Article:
And what was simply a childish escape into the fantasy of comics, “Lord of the Rings”, and “Dune” becomes a perfect medium later in life when he must comprehend the cruel legacy of Trujillo’s reign on his family and people. Actually, we get this overlay from the beginning by the narrator, who seems to be channeling Oscar. Tucked into a footnote on page two, we make the acquaintance of the dictator who held supreme power over the DR from 1930-61:

A portly, sadistic, pig-eyed mulatto who bleached his skin, wore platform shoes, and had a fondness for Napolean-era haberdashery … He was our Sauron, our Arawn, our Darkseid, our Once and Future Dictator, a personaje so outlandish, so perverse, so dreadful that not even a sci-fi writer could have made his ass up.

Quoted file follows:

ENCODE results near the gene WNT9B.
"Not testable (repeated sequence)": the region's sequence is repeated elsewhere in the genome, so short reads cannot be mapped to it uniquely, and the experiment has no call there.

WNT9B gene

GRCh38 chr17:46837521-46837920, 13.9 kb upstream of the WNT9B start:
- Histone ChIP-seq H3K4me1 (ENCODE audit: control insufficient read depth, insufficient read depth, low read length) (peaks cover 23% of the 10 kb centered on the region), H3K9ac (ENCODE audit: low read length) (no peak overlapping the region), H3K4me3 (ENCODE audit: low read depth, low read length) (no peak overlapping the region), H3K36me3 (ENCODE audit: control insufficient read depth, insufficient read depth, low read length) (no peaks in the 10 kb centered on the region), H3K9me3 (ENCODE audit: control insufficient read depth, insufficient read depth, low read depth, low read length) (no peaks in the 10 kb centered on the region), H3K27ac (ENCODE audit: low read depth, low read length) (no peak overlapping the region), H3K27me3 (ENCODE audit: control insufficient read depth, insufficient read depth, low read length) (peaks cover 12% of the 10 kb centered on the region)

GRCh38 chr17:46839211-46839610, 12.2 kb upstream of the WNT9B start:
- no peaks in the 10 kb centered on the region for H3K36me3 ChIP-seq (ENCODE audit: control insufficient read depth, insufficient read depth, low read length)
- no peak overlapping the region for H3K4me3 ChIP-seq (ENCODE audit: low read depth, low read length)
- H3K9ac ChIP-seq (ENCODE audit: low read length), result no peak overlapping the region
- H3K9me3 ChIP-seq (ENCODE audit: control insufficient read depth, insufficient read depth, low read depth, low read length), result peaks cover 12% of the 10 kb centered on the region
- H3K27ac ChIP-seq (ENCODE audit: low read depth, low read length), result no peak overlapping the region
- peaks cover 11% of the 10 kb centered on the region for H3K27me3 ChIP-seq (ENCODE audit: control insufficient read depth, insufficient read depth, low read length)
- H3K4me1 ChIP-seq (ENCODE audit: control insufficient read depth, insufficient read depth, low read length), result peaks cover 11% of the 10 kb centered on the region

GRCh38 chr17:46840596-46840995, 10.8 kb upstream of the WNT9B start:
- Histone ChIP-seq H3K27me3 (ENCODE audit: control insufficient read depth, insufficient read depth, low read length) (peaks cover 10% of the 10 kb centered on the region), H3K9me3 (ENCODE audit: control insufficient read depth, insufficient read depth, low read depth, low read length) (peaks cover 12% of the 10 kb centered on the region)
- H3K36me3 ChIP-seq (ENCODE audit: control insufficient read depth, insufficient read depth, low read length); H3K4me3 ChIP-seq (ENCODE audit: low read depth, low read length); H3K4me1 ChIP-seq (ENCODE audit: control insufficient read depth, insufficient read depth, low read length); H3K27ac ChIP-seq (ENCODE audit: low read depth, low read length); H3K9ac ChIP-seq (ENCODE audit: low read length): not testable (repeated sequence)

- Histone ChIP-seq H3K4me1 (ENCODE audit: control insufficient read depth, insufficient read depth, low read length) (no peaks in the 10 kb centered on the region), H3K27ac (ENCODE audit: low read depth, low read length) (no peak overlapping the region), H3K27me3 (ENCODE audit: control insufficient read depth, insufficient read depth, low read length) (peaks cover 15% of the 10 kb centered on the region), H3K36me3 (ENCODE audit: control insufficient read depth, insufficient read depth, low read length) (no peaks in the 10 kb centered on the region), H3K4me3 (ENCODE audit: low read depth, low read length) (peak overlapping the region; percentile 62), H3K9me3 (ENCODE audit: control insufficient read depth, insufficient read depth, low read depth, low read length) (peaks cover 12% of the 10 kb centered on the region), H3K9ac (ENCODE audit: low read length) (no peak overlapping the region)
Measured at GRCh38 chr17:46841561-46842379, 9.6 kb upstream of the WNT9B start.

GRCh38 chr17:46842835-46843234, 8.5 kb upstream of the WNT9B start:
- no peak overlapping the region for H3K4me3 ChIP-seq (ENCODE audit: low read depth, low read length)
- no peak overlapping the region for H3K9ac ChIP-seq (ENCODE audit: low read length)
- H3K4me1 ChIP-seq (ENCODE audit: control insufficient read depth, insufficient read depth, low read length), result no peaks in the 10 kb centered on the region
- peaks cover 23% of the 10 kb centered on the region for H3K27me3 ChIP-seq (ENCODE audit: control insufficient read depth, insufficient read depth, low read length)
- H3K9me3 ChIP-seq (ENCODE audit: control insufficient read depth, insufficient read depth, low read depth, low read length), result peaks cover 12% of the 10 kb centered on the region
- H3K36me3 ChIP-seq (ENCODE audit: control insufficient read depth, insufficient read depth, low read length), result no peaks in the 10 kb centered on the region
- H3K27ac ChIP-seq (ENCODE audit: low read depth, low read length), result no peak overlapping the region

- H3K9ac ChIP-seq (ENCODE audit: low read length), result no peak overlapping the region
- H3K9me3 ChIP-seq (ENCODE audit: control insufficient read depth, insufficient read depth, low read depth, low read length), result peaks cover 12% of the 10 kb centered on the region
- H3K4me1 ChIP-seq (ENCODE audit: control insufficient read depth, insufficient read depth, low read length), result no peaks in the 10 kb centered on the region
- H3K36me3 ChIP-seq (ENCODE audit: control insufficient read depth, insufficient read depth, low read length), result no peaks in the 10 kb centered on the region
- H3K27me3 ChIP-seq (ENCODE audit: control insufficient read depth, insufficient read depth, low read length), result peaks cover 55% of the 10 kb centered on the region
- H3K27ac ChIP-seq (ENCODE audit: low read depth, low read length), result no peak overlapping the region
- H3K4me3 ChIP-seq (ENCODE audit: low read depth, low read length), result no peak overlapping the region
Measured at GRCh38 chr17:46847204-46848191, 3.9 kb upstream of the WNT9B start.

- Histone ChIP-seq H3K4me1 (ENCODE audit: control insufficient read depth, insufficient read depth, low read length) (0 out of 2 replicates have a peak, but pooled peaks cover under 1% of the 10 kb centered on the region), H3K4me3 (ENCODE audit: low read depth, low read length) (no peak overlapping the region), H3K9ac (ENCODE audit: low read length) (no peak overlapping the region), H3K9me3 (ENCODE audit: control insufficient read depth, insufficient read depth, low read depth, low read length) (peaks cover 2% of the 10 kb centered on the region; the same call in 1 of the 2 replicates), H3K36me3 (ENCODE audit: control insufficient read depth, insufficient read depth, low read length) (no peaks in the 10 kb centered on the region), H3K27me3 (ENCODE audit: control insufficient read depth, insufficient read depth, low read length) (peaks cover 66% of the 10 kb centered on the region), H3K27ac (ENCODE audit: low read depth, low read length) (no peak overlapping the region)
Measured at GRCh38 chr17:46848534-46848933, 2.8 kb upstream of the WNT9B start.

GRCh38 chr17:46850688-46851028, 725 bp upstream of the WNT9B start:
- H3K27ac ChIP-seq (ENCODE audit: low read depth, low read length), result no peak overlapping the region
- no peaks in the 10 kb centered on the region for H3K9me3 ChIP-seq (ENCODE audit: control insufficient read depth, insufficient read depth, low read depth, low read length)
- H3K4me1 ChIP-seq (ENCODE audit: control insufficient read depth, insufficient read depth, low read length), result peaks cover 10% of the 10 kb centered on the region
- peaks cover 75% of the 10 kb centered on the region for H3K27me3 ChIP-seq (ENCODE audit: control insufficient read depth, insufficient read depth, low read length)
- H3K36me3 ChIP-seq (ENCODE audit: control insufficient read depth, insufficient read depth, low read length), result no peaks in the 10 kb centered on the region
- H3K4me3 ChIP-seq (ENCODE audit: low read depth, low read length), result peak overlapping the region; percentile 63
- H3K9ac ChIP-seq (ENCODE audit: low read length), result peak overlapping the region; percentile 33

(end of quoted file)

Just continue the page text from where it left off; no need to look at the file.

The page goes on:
The overall thrust of Oscar’s story, which we can only guess will be brief and somehow wondrous, is interrupted by long interludes that paint the portraits of key members of his family’s lives. It will become clear that we cannot understand Oscar and that Oscar cannot become Oscar in isolation from that knowledge. His sister Lola runs away, experiences great passion and heartbreak, and gets in trouble before finally settling down. We follow the life of his mother, Belicia, who was even more a force of nature. She works in the with a bakery business while living under the strict but loving regime of an aunt, with no knowledge of who her real father. She is pretty and wild, and gets in trouble when she falls for the effete son of an evil military officer high in Trujillo’s power structure. She barely escapes with her life (a mystical mongoose, at least in her mind, had an important role to play). The next step is into the life of her father (Oscar’s grandfather), the surgeon and intellectual Abelard, a man blessed in the love of his wife and three daughters. How he stood up to the practice of Trujillo of taking and raping whatever teen daughter in his land that caught his eye is a true tale of superhero proportions. For Diaz to bear witness to this aspect of history through the tragedy of Abelard was powerful and disturbing. So easy to imagine fukú in action and that Belicia’s survival as some sort of miracle.